"They make sure those accredited pharmacies are adhering to a very high level of practice, which would include pretty extensive quality control," King tells WebMD. He also suggests that because there aren't a lot of PCAB-accredited compounding pharmacies, patients should ask compounding pharmacies what types of quality assurance procedures are in place.

Manson points out that with FDA-approved "bioidentical" drugs available, "most women interested in bioidentical formulations do not need to take custom-compounded products (exceptions would be women with allergies to ingredients, or intolerances to doses, in commercially available products)."

Does That Mean Compounded Bioidentical Hormones Are Safer?

"There is no reason to think that these bioidentical compounded [products] would have a different safety profile than the FDA-approved ones," Uhl says. She points out that some compounded pharmacies have gotten warning letters from the FDA for false and misleading claims about safety and other benefits.

Isaac Schiff, MD, chief of obstetrics and gynecology at Massachusetts General Hospital, agrees.

Schiff led an American College of Obstetrics and Gynecology (ACOG) committee that reviewed the scientific evidence on compounded bioidentical hormone therapy in 2005. That committee concluded that there wasn't scientific evidence to support claims of increased efficacy or safety for compounded estrogen or progesterone regimens. The North American Menopause Society (NAMS) and the Endocrine Society have issued similar statements.

"It may be safer, but that study hasn't been done yet," Schiff tells WebMD. He says he would like to see a large, lengthy, rigorously designed study on the topic.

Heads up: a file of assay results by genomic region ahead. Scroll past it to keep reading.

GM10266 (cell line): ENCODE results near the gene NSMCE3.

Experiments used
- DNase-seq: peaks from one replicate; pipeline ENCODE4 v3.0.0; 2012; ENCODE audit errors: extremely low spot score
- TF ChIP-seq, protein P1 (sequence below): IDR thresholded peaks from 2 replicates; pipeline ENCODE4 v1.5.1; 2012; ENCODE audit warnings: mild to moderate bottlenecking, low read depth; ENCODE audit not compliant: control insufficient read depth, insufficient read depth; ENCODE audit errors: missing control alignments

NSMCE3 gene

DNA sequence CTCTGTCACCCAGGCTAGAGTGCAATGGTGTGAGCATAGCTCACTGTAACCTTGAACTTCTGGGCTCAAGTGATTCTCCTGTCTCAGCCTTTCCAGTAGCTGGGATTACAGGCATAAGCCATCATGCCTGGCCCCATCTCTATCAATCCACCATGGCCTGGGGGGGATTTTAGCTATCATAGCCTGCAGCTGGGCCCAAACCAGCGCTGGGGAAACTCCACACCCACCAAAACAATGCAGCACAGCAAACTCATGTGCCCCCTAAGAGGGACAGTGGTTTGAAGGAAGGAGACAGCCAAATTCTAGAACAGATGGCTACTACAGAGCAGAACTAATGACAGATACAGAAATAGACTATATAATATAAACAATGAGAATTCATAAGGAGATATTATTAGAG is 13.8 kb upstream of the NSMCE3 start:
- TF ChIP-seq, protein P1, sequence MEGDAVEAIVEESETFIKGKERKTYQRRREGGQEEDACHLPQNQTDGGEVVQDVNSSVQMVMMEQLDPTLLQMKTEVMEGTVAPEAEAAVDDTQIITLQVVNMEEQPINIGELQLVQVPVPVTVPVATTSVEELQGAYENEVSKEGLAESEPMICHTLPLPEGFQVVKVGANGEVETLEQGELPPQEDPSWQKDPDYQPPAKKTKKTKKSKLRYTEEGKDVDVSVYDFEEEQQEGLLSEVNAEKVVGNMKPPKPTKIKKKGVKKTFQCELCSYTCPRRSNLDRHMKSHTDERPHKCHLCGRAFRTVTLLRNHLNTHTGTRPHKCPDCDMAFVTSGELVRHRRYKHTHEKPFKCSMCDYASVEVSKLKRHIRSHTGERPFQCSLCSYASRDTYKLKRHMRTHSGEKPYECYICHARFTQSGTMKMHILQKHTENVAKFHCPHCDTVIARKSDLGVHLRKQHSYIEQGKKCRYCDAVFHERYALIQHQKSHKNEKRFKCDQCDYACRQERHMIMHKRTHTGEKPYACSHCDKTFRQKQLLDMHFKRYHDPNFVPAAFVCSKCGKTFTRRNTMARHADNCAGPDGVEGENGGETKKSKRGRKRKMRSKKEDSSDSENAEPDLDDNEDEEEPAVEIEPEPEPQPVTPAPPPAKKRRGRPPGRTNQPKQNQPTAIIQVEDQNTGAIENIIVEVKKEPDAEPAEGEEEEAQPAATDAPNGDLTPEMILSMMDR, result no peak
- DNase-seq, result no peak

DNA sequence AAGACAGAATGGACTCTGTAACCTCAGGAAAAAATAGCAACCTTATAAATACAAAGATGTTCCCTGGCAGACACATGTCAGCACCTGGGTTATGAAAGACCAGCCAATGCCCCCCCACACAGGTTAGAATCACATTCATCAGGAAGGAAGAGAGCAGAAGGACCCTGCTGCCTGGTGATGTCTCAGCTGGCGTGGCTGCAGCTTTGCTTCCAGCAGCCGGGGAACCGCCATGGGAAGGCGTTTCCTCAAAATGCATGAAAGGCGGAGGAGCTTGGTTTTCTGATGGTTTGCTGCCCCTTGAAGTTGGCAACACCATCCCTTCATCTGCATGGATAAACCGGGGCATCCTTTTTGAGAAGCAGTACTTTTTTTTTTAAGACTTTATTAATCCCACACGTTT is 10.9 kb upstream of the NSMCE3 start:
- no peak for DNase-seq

"I'm not inherently negative about it," Schiff says. "I hope they'd be good ... and if it turns out to be safer, fabulous. I would like, as a physician, to prescribe the safest hormones to my patients who want to be treated."

Erika Schwartz, MD, a New York doctor who prescribes FDA-approved biodentical hormones and compounded bioidentical hormones, says there have been studies that support the safety of bioidentical hormones, compared to other hormone therapy.

Schwartz asks, "If NAMS or ACOG says there are not enough studies, well, why haven't you done the studies if you think you need more? If this had been men's health, would we be having this conversation, or would we have answers?"

Schwartz says she has long wanted to see large, government-sponsored studies compare bioidentical and other hormone therapies head to head.

"She's allowed to have her opinions," Uhl says. "The evidence that FDA has seen and what's available in the medical literature leads us to believe that there are the same concerns" with bioidentical and other hormone therapy for menopausal symptoms.

Uhl adds that "the FDA is not prohibiting the compounding of bioidentical hormones. There is definitely a niche for them and certain patients do need this, but it's not for everybody, and the people who are taking it need to realize that the risks are probably the same for the FDA-approved drugs as they are for the [compounded] bioidentical."

Can You Take Bioidentical Hormones Indefinitely?

Hormone therapy has been linked to increased risk of breast cancer, so most health experts recommend that women take the lowest dose for the shortest time, if they need it.

That research wasn't done on bioidentical hormones. But that doesn't necessarily mean that it's safe to take them for a longer time, Schiff says.